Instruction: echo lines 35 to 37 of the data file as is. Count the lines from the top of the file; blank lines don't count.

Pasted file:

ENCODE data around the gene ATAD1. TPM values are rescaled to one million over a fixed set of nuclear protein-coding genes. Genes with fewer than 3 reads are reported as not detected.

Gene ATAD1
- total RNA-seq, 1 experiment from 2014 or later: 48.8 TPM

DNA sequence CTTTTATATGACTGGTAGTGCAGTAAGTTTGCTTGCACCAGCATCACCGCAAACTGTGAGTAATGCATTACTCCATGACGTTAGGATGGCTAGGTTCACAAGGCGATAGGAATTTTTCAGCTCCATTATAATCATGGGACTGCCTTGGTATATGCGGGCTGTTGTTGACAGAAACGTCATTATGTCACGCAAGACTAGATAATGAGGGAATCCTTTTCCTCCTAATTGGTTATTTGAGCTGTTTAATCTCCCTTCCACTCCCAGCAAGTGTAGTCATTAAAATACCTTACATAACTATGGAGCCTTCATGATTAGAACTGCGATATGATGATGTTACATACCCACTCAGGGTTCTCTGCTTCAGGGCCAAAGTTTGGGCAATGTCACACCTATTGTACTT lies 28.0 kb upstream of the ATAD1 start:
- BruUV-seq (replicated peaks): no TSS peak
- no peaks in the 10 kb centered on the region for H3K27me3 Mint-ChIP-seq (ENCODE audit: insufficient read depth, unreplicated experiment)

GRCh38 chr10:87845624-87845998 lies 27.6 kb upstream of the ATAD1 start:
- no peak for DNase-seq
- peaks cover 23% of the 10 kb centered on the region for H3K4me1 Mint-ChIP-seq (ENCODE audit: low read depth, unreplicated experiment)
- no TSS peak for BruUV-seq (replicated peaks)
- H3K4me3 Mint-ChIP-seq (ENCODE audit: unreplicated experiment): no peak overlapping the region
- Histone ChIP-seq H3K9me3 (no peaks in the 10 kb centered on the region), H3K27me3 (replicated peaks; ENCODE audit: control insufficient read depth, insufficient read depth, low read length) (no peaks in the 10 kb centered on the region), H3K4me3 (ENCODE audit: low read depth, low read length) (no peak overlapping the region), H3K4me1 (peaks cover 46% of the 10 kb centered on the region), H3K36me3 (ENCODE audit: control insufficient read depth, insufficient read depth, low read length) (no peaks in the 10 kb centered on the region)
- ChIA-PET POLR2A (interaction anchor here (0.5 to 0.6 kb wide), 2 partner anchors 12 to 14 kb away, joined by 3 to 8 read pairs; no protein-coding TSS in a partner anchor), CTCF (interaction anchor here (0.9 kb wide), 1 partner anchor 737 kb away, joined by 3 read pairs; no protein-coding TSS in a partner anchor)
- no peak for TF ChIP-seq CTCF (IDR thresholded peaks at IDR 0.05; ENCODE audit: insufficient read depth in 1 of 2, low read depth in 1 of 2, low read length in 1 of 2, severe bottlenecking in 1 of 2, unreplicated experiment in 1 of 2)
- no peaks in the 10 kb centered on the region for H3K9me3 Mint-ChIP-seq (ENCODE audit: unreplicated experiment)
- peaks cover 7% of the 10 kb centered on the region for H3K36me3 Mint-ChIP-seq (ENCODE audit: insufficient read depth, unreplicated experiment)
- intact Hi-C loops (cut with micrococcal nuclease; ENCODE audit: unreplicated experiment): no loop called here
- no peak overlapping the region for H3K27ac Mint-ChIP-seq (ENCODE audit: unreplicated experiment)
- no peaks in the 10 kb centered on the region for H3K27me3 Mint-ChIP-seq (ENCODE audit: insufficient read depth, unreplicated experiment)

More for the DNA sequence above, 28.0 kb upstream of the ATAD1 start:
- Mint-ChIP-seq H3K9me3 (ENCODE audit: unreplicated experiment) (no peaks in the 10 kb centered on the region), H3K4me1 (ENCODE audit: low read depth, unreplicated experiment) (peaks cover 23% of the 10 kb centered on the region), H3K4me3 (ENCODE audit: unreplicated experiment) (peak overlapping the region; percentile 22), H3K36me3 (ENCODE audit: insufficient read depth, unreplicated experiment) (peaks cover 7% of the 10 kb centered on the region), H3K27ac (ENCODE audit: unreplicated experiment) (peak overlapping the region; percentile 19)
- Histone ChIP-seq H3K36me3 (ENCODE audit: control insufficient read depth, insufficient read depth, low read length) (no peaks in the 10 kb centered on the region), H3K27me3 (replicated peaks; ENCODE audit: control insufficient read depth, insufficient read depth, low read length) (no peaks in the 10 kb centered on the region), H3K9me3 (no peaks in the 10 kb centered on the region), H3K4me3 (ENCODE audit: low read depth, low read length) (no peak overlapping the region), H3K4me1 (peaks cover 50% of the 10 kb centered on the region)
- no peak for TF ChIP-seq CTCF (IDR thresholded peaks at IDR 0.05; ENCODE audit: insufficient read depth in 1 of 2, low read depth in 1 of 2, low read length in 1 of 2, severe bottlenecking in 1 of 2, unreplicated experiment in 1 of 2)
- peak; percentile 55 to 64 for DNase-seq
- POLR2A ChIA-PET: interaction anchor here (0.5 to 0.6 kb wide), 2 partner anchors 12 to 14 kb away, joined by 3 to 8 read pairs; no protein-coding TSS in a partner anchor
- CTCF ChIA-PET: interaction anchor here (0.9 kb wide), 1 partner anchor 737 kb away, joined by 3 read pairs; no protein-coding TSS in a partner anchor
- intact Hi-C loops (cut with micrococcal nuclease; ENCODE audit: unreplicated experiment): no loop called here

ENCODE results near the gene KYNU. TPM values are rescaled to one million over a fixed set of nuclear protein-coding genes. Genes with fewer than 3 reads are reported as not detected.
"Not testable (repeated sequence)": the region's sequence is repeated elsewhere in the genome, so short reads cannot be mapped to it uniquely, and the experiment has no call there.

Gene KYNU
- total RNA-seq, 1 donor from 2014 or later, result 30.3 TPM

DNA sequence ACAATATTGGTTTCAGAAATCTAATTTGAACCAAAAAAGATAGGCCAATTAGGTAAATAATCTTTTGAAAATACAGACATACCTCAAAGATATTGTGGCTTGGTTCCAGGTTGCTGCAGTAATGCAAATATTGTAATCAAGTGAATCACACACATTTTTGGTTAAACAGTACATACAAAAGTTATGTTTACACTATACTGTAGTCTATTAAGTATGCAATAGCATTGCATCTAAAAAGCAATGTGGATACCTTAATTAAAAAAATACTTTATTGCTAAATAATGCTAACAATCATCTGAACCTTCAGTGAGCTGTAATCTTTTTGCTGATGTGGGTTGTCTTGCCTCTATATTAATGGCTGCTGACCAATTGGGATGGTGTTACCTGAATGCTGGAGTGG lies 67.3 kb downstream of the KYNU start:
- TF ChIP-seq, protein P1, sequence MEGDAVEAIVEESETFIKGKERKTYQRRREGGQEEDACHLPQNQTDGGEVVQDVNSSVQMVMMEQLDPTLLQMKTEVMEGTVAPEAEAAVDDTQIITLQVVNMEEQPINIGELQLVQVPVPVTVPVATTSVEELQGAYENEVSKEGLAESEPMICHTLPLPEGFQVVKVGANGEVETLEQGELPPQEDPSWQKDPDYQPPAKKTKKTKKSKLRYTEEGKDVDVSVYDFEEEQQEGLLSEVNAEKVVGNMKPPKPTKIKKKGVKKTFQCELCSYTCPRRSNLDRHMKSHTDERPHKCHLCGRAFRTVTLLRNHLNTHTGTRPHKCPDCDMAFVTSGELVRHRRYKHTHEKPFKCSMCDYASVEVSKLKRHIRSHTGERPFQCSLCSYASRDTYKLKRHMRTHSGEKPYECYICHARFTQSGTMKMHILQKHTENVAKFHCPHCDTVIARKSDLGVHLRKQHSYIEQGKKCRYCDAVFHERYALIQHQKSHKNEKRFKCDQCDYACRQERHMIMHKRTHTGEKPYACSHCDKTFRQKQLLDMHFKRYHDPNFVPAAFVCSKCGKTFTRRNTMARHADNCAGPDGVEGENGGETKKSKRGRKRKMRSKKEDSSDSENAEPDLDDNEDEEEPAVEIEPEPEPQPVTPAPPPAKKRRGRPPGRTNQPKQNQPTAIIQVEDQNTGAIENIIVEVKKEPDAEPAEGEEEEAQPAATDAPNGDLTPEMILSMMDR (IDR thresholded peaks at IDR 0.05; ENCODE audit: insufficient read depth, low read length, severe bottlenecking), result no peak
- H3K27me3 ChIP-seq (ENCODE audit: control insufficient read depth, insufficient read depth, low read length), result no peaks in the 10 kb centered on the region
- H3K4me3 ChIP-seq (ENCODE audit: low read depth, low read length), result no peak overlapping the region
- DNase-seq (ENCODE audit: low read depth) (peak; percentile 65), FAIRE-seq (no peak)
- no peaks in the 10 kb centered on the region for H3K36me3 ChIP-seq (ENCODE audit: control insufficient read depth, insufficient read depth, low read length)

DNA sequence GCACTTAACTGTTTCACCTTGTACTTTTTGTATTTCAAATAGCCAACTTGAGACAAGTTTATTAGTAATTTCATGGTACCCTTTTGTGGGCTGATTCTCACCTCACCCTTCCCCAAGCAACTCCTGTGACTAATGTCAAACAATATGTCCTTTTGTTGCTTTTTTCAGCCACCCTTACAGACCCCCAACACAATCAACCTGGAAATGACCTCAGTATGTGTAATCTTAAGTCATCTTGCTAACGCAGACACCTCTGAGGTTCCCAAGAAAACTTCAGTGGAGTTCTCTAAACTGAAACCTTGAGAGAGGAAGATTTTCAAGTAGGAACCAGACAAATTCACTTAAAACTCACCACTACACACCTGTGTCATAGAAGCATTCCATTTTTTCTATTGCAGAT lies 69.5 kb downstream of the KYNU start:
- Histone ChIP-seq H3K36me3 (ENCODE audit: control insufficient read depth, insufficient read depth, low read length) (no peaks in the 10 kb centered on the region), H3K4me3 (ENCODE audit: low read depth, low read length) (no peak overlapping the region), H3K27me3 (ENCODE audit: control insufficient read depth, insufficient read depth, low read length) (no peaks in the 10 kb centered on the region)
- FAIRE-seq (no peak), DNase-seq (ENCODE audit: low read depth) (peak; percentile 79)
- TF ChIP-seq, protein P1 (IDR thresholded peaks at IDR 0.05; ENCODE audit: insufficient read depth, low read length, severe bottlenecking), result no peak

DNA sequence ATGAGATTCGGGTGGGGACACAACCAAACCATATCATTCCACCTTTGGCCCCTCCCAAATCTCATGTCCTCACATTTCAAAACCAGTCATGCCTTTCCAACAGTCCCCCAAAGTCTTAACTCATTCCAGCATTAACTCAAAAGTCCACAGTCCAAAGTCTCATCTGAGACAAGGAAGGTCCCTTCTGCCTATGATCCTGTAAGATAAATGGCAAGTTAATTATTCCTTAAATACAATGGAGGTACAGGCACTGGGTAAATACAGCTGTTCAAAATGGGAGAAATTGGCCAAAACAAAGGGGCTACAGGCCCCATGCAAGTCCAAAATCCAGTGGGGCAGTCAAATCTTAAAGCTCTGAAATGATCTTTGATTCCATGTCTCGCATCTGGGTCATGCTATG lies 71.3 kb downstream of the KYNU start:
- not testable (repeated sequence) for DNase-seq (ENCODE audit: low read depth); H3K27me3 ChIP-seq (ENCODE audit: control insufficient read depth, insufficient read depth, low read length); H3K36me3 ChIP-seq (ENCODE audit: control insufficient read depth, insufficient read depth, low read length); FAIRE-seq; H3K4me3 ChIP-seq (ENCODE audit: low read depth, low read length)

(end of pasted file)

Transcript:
- H3K4me3 ChIP-seq (ENCODE audit: low read depth, low read length), result no peak overlapping the region
- DNase-seq (ENCODE audit: low read depth) (peak; percentile 65), FAIRE-seq (no peak)
- no peaks in the 10 kb centered on the region for H3K36me3 ChIP-seq (ENCODE audit: control insufficient read depth, insufficient read depth, low read length)